There was standing room only in Cary High School's auditorium Monday night as hundreds cheered the changes being considered to the Wake County schools' three-year plan for reassigning students to fill 10 new schools.
Wake school officials are holding hearings across the county to gather comment on the proposed reassignment plan. A revised plan will be presented to the school board Dec. 16, and a final vote on the revised plan is expected in February.
"We received more than 2,000 [e-mail] comments prior to the Thanksgiving holiday," said Chuck Dulaney, the schools' assistant superintendent for growth and planning. He assured parents that his staff is listening to the pleas for changes.
Parents hoping to change the current proposal showed their solidarity Monday by wearing clothing with school logos or holding papers that questioned "WHY?"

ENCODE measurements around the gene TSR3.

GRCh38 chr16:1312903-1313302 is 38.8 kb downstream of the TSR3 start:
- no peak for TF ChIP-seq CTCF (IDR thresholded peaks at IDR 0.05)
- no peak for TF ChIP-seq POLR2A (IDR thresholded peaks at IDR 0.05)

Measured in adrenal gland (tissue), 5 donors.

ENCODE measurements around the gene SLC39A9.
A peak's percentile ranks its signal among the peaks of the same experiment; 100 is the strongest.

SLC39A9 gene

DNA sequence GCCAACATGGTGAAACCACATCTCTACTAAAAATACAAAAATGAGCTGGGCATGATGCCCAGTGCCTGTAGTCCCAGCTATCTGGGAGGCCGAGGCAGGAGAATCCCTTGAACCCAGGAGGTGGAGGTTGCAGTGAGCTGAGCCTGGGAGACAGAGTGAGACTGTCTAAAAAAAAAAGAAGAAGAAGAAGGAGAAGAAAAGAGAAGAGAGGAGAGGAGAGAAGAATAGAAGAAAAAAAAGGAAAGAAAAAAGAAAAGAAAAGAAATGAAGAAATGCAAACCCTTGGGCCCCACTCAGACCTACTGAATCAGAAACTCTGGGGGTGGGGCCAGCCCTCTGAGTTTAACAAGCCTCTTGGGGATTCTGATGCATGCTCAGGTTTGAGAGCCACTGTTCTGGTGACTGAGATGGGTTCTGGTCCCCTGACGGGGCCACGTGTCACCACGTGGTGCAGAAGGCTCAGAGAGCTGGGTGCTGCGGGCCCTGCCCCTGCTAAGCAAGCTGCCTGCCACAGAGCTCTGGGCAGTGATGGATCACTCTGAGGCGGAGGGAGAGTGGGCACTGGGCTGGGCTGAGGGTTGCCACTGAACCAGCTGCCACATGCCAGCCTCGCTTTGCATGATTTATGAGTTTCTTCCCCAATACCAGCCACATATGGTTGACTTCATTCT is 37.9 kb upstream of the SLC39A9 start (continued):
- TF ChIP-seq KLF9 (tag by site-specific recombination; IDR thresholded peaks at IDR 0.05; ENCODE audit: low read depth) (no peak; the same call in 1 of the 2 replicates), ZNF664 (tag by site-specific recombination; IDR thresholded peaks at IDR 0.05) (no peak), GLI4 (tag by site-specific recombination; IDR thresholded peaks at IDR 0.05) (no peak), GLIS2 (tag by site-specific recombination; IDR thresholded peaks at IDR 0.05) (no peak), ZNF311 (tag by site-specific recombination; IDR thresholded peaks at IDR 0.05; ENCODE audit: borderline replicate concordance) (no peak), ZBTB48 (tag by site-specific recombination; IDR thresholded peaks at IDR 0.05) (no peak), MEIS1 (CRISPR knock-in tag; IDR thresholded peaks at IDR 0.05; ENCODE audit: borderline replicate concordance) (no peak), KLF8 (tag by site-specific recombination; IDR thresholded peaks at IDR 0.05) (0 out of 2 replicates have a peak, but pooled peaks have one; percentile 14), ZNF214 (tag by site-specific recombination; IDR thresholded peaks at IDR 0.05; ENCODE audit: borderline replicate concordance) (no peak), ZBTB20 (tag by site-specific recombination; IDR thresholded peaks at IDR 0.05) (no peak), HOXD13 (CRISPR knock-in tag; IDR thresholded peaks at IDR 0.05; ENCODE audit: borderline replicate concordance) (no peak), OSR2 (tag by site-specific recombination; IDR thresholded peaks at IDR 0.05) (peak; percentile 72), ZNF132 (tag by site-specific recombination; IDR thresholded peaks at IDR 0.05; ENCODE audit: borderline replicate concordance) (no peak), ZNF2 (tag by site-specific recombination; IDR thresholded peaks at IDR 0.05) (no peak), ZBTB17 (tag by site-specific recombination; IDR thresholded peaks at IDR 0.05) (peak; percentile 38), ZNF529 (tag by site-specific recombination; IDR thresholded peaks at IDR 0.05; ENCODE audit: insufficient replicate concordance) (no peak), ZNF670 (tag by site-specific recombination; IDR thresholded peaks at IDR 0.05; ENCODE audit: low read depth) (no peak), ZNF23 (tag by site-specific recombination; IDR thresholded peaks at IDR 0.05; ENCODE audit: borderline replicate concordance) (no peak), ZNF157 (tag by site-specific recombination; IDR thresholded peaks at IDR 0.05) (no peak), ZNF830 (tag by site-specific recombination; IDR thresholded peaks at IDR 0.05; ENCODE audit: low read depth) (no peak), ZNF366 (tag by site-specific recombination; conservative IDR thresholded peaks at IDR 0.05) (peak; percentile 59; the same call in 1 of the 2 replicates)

Parents of Apex High School students slated to be reassigned to Cary High or Athens Drive High turned out in large numbers.
Rob Galvin, of Bishops Gate neighborhood, brought poster boards with colorful pie graphs to show broken peer continuity, which goes against one of the board's priorities. "Also, year-round reduces the peer pool," he said. "It makes it even more important to keep small groups of students in the same track together."
Tess Coleman, freshman class president at Apex High, made the case for staying at Apex by citing the difficulty of trying out again for sports teams and breaking into student government at a new school.
Several speakers asked staff to consider transportation costs and voiced concerns about their teenagers driving to a school farther from their homes during rush hour.
Paul Metivier, whose daughter attends Apex High, pointed to statistical evidence that traffic fatalities are the No. 1 killer of teenagers. "I have a daughter starting driver's ed this week, and these points really hit home with me," he said.
Mark Darby, a resident of Churchill Downs, who worked for SAS to create growth projections for the U.S. Air Force, cautioned that the sagging economy and deflated housing market could change the projected numbers of Wake County students, reducing the need for reassignment.